“Vienna, February 14. From several provinces of the monarchy we hear of stubborn refusals to supply the demanded recruits. In the Praschin district of Bohemia the peasants refuse under the pretext that the Imperial Diet has not sanctioned the latest recruiting ordered on such a lavish scale. Quite a noticeable ferment is observed in the countryside even more than in the capital, Prague. If, as we are assured, the Government shortly proposes compensation for the abolished Urbar duties,  a new and more serious shock will be added to the innumerable and seemingly endless shocks of our public life. Confusion is growing in the South-Slav areas; but evidently a most dangerous storm is brewing, the aim and end of which cannot yet he discerned. General Todorovich has had a state of siege declared in Karlowitz, the scat of the Serbian National Committee. The chaos in Serbian affairs is further increased by the specifically Austrian efforts of Consul Mayerhofer. With barely concealed fury the Southern Slavs cry: Betrayal! They claim that all the measures taken lately by the Government in Hungary are directed towards restoring ultra-Magyarism, insofar as it is disguised in old aristocratic garb. In Agram, the agitation has reached a most disturbing degree. — Jellachich is in Szolnok. The following is a reliable fact: He has protested against the separation and dismemberment of his corps. He had to do this in order not to jeopardise his exceptional popularity in the Slav world. In Croatia there is energetic pressure for the convocation of the Provincial Diet. With this the dictatorship with which Jellachich was vested in the summer will come to an end."
- ↑ According to the convention in 1753 the 20-gulden or conventional system of money circulation was introduced in Austria and Bavaria: 20 guldens were to be coined out of one Cologne mark of pure silver (approximately 234 grams). Since then silver and gold money was called conventional money (C.M.). By the beginning of the nineteenth century metal money was practically replaced by paper money, called “Vienna currency”, and the coining of metal money almost ceased. But the conventional system was still preserved. As the amount of paper money in circulation increased, especially during the 1848-49 revolution, the rate of the conventional money constantly rose, which prompted the population to hoard gold and silver coins
- ↑ Urbar duties (Urbariallasten) — duties of the feudal-bound peasants registered in the Urbars, inventories of feudal land possessions. Beginning with the thirteenth century they also included taxes and other incomes as provided by law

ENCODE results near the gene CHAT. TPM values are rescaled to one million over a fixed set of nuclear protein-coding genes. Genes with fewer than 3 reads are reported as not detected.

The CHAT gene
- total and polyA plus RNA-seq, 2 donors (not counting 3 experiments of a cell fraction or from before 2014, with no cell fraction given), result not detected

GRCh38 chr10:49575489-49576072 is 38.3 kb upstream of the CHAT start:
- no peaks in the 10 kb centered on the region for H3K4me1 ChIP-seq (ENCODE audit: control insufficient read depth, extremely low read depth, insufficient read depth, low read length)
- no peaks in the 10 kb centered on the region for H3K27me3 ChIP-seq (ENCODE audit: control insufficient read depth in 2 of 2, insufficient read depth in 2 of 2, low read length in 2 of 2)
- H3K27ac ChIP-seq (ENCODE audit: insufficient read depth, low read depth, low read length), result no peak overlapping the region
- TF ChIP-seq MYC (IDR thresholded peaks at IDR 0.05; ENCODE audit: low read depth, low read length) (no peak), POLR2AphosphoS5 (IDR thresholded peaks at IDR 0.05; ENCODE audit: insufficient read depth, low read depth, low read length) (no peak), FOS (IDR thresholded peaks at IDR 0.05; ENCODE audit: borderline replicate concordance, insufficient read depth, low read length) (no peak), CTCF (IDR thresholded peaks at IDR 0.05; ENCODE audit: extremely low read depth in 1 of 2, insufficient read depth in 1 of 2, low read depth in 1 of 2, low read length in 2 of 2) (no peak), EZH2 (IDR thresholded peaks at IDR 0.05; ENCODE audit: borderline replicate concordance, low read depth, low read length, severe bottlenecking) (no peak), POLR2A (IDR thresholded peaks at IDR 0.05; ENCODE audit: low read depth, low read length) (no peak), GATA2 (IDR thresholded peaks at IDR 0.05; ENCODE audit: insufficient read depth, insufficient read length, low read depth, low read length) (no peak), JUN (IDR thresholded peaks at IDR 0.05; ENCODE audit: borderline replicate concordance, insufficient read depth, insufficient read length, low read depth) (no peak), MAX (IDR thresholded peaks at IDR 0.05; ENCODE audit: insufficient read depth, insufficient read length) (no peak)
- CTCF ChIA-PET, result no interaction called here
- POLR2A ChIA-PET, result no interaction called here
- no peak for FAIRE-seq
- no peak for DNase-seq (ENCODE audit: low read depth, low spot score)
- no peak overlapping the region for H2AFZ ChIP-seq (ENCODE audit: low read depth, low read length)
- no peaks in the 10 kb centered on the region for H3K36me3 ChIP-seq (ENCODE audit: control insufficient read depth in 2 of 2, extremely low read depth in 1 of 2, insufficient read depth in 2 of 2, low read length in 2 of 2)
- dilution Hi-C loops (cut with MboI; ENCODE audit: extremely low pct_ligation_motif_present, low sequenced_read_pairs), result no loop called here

- ↑ In June 1848, at the time of the conflict between the Croatian nationalists and the Austrian Government which refused to meet their demands, the Sabor (Diet) meeting in Agram (*) vested the Croatian Ban Jellachich at first with dictatorial powers. However, Jellachich, who represented the Croatian nobility, quickly came to terms with the Austrian Court and used his dictatorship to suppress the peasant movement in Croatia. The Austrian Government, which had dismissed Jellachich from the post of Ban during the conflict, reinstated him at the beginning of September 1848 and appointed him commander of the imperial troops in Hungary. Placing Croatian formations at the service of the Austrian reaction, Jellachich took part in the counter-revolutionary campaign against Hungary and in suppressing the popular uprising in Vienna.
(*) The reference is to the Slav Congress which met in Prague on June 2, 1848. It was attended by representatives of the Slav regions of the Austrian Empire. The Right, moderately liberal wing, to which Palacky and Shafarik, the leaders of the Congress, belonged, sought to solve the national question through autonomy of the Slav regions within the framework of the Habsburg monarchy. The Left, radical wing (Sabina, Fric, Libelt and others) wanted joint action with the democratic movement in Germany and Hungary. The radical delegates took an active part in the popular uprising in Prague (June 12-17, 1848) and were subjected to severe reprisals. On June 16, the moderately liberal delegates declared the Congress adjourned indefinitely.
The Sabor (Diet) of the Southern Slavs opened in Agram (Zagreb) on June 5,1848. It was attended by delegates from the Croats, Serbs of the Voivodina, Slovenes and Czechs. Representatives of the liberal landowners and the top sections of the commercial bourgeoisie in Croatia prevailing at the Sabor expressed their loyalty to the Habsburgs and restricted the national programme to the demand of autonomy for the united Slav territories within the Austrian Empire. Only a small group of democratic delegates connected the struggle for the national cause with the revolutionary struggle against feudal monarchist regimes.